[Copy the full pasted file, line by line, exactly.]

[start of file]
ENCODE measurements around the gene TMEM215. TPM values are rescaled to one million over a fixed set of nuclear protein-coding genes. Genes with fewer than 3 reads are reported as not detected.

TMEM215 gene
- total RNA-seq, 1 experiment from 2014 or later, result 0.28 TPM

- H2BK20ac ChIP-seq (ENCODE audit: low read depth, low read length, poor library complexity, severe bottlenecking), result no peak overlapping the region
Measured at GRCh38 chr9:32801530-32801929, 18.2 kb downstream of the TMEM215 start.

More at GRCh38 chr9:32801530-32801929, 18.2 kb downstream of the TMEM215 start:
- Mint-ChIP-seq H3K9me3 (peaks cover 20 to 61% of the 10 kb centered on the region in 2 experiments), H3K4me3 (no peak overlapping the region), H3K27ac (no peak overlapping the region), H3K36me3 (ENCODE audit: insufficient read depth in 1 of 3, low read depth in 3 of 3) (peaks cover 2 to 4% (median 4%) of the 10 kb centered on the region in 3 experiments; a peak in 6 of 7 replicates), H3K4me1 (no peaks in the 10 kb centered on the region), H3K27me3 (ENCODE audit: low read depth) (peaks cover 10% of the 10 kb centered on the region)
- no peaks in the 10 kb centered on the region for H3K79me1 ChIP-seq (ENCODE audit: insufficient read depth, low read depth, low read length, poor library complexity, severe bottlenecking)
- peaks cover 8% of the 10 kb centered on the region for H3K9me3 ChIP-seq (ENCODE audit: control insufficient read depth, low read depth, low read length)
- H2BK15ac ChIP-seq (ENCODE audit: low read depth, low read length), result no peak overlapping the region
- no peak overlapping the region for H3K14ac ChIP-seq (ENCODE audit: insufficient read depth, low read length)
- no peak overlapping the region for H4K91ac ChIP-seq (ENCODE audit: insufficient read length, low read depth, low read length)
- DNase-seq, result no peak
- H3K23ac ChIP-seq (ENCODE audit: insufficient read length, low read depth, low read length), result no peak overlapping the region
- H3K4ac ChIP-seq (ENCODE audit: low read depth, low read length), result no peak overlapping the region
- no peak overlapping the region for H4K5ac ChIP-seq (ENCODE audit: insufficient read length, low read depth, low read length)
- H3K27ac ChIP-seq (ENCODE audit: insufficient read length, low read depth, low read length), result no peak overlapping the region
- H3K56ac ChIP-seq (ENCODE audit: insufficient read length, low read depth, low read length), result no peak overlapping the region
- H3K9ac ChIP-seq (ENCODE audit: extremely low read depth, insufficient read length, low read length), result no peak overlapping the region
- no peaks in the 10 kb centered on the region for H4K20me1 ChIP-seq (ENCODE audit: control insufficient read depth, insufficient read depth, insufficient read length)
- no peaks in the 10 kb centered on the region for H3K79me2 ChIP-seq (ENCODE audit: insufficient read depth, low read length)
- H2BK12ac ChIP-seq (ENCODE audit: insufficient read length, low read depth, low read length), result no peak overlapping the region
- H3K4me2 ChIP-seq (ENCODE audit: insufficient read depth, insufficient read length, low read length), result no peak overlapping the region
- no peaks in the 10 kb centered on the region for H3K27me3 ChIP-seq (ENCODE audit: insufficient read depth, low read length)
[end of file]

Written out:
ENCODE measurements around the gene TMEM215. TPM values are rescaled to one million over a fixed set of nuclear protein-coding genes. Genes with fewer than 3 reads are reported as not detected.

TMEM215 gene
- total RNA-seq, 1 experiment from 2014 or later, result 0.28 TPM

- H2BK20ac ChIP-seq (ENCODE audit: low read depth, low read length, poor library complexity, severe bottlenecking), result no peak overlapping the region
Measured at GRCh38 chr9:32801530-32801929, 18.2 kb downstream of the TMEM215 start.

More at GRCh38 chr9:32801530-32801929, 18.2 kb downstream of the TMEM215 start:
- Mint-ChIP-seq H3K9me3 (peaks cover 20 to 61% of the 10 kb centered on the region in 2 experiments), H3K4me3 (no peak overlapping the region), H3K27ac (no peak overlapping the region), H3K36me3 (ENCODE audit: insufficient read depth in 1 of 3, low read depth in 3 of 3) (peaks cover 2 to 4% (median 4%) of the 10 kb centered on the region in 3 experiments; a peak in 6 of 7 replicates), H3K4me1 (no peaks in the 10 kb centered on the region), H3K27me3 (ENCODE audit: low read depth) (peaks cover 10% of the 10 kb centered on the region)
- no peaks in the 10 kb centered on the region for H3K79me1 ChIP-seq (ENCODE audit: insufficient read depth, low read depth, low read length, poor library complexity, severe bottlenecking)
- peaks cover 8% of the 10 kb centered on the region for H3K9me3 ChIP-seq (ENCODE audit: control insufficient read depth, low read depth, low read length)
- H2BK15ac ChIP-seq (ENCODE audit: low read depth, low read length), result no peak overlapping the region
- no peak overlapping the region for H3K14ac ChIP-seq (ENCODE audit: insufficient read depth, low read length)
- no peak overlapping the region for H4K91ac ChIP-seq (ENCODE audit: insufficient read length, low read depth, low read length)
- DNase-seq, result no peak
- H3K23ac ChIP-seq (ENCODE audit: insufficient read length, low read depth, low read length), result no peak overlapping the region
- H3K4ac ChIP-seq (ENCODE audit: low read depth, low read length), result no peak overlapping the region
- no peak overlapping the region for H4K5ac ChIP-seq (ENCODE audit: insufficient read length, low read depth, low read length)
- H3K27ac ChIP-seq (ENCODE audit: insufficient read length, low read depth, low read length), result no peak overlapping the region
- H3K56ac ChIP-seq (ENCODE audit: insufficient read length, low read depth, low read length), result no peak overlapping the region
- H3K9ac ChIP-seq (ENCODE audit: extremely low read depth, insufficient read length, low read length), result no peak overlapping the region
- no peaks in the 10 kb centered on the region for H4K20me1 ChIP-seq (ENCODE audit: control insufficient read depth, insufficient read depth, insufficient read length)
- no peaks in the 10 kb centered on the region for H3K79me2 ChIP-seq (ENCODE audit: insufficient read depth, low read length)
- H2BK12ac ChIP-seq (ENCODE audit: insufficient read length, low read depth, low read length), result no peak overlapping the region
- H3K4me2 ChIP-seq (ENCODE audit: insufficient read depth, insufficient read length, low read length), result no peak overlapping the region
- no peaks in the 10 kb centered on the region for H3K27me3 ChIP-seq (ENCODE audit: insufficient read depth, low read length)